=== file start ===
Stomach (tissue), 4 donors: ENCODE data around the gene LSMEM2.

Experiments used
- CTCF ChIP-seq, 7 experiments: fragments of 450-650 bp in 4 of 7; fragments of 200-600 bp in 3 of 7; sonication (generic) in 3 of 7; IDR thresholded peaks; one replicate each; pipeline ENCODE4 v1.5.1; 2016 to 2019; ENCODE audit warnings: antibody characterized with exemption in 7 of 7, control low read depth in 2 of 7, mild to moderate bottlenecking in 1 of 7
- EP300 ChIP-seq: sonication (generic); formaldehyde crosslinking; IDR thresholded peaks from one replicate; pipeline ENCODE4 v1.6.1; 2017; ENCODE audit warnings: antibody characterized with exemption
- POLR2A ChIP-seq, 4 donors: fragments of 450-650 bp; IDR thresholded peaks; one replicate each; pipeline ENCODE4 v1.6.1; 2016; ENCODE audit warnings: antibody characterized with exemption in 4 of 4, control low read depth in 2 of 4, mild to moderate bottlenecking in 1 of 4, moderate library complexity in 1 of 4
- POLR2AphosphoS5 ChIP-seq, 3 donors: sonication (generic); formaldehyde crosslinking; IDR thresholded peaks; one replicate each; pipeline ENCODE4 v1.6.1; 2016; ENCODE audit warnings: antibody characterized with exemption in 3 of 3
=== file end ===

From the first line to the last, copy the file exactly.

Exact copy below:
Stomach (tissue), 4 donors: ENCODE data around the gene LSMEM2.

Experiments used
- CTCF ChIP-seq, 7 experiments: fragments of 450-650 bp in 4 of 7; fragments of 200-600 bp in 3 of 7; sonication (generic) in 3 of 7; IDR thresholded peaks; one replicate each; pipeline ENCODE4 v1.5.1; 2016 to 2019; ENCODE audit warnings: antibody characterized with exemption in 7 of 7, control low read depth in 2 of 7, mild to moderate bottlenecking in 1 of 7
- EP300 ChIP-seq: sonication (generic); formaldehyde crosslinking; IDR thresholded peaks from one replicate; pipeline ENCODE4 v1.6.1; 2017; ENCODE audit warnings: antibody characterized with exemption
- POLR2A ChIP-seq, 4 donors: fragments of 450-650 bp; IDR thresholded peaks; one replicate each; pipeline ENCODE4 v1.6.1; 2016; ENCODE audit warnings: antibody characterized with exemption in 4 of 4, control low read depth in 2 of 4, mild to moderate bottlenecking in 1 of 4, moderate library complexity in 1 of 4
- POLR2AphosphoS5 ChIP-seq, 3 donors: sonication (generic); formaldehyde crosslinking; IDR thresholded peaks; one replicate each; pipeline ENCODE4 v1.6.1; 2016; ENCODE audit warnings: antibody characterized with exemption in 3 of 3